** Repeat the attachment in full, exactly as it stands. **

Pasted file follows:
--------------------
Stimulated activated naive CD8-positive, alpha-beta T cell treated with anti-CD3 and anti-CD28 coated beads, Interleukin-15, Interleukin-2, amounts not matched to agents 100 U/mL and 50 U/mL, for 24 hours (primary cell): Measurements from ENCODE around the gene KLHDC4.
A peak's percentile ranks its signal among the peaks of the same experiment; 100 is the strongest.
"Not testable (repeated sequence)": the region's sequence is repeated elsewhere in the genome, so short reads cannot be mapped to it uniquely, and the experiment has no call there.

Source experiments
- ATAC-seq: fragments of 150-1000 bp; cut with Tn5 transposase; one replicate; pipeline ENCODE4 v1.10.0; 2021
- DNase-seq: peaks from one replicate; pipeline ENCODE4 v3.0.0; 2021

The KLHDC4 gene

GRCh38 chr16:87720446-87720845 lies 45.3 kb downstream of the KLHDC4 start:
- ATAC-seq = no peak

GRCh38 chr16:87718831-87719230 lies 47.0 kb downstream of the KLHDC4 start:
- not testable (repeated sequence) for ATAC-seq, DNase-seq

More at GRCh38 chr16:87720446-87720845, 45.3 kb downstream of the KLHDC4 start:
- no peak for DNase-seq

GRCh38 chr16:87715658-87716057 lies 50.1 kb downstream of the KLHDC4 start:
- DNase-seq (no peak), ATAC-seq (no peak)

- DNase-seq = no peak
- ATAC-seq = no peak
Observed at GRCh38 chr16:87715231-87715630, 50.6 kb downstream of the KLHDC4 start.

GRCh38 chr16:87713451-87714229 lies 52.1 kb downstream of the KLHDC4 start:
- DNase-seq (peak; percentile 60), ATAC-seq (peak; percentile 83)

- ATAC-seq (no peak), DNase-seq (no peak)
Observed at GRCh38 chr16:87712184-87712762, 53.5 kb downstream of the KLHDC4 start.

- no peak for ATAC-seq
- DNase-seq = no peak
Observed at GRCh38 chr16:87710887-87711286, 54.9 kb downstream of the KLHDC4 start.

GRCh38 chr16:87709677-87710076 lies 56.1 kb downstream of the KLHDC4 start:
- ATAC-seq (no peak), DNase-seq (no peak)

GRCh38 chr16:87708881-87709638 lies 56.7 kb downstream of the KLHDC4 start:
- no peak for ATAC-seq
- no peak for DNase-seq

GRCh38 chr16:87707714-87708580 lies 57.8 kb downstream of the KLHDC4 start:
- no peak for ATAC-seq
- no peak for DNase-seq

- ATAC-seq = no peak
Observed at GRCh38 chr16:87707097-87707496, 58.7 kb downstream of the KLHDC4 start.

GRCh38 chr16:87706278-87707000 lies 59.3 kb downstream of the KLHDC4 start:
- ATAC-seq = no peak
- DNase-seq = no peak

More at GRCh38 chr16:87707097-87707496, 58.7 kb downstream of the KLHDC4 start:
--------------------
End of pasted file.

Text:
Stimulated activated naive CD8-positive, alpha-beta T cell treated with anti-CD3 and anti-CD28 coated beads, Interleukin-15, Interleukin-2, amounts not matched to agents 100 U/mL and 50 U/mL, for 24 hours (primary cell): Measurements from ENCODE around the gene KLHDC4.
A peak's percentile ranks its signal among the peaks of the same experiment; 100 is the strongest.
"Not testable (repeated sequence)": the region's sequence is repeated elsewhere in the genome, so short reads cannot be mapped to it uniquely, and the experiment has no call there.

Source experiments
- ATAC-seq: fragments of 150-1000 bp; cut with Tn5 transposase; one replicate; pipeline ENCODE4 v1.10.0; 2021
- DNase-seq: peaks from one replicate; pipeline ENCODE4 v3.0.0; 2021

The KLHDC4 gene

GRCh38 chr16:87720446-87720845 lies 45.3 kb downstream of the KLHDC4 start:
- ATAC-seq = no peak

GRCh38 chr16:87718831-87719230 lies 47.0 kb downstream of the KLHDC4 start:
- not testable (repeated sequence) for ATAC-seq, DNase-seq

More at GRCh38 chr16:87720446-87720845, 45.3 kb downstream of the KLHDC4 start:
- no peak for DNase-seq

GRCh38 chr16:87715658-87716057 lies 50.1 kb downstream of the KLHDC4 start:
- DNase-seq (no peak), ATAC-seq (no peak)

- DNase-seq = no peak
- ATAC-seq = no peak
Observed at GRCh38 chr16:87715231-87715630, 50.6 kb downstream of the KLHDC4 start.

GRCh38 chr16:87713451-87714229 lies 52.1 kb downstream of the KLHDC4 start:
- DNase-seq (peak; percentile 60), ATAC-seq (peak; percentile 83)

- ATAC-seq (no peak), DNase-seq (no peak)
Observed at GRCh38 chr16:87712184-87712762, 53.5 kb downstream of the KLHDC4 start.

- no peak for ATAC-seq
- DNase-seq = no peak
Observed at GRCh38 chr16:87710887-87711286, 54.9 kb downstream of the KLHDC4 start.

GRCh38 chr16:87709677-87710076 lies 56.1 kb downstream of the KLHDC4 start:
- ATAC-seq (no peak), DNase-seq (no peak)

GRCh38 chr16:87708881-87709638 lies 56.7 kb downstream of the KLHDC4 start:
- no peak for ATAC-seq
- no peak for DNase-seq

GRCh38 chr16:87707714-87708580 lies 57.8 kb downstream of the KLHDC4 start:
- no peak for ATAC-seq
- no peak for DNase-seq

- ATAC-seq = no peak
Observed at GRCh38 chr16:87707097-87707496, 58.7 kb downstream of the KLHDC4 start.

GRCh38 chr16:87706278-87707000 lies 59.3 kb downstream of the KLHDC4 start:
- ATAC-seq = no peak
- DNase-seq = no peak

More at GRCh38 chr16:87707097-87707496, 58.7 kb downstream of the KLHDC4 start: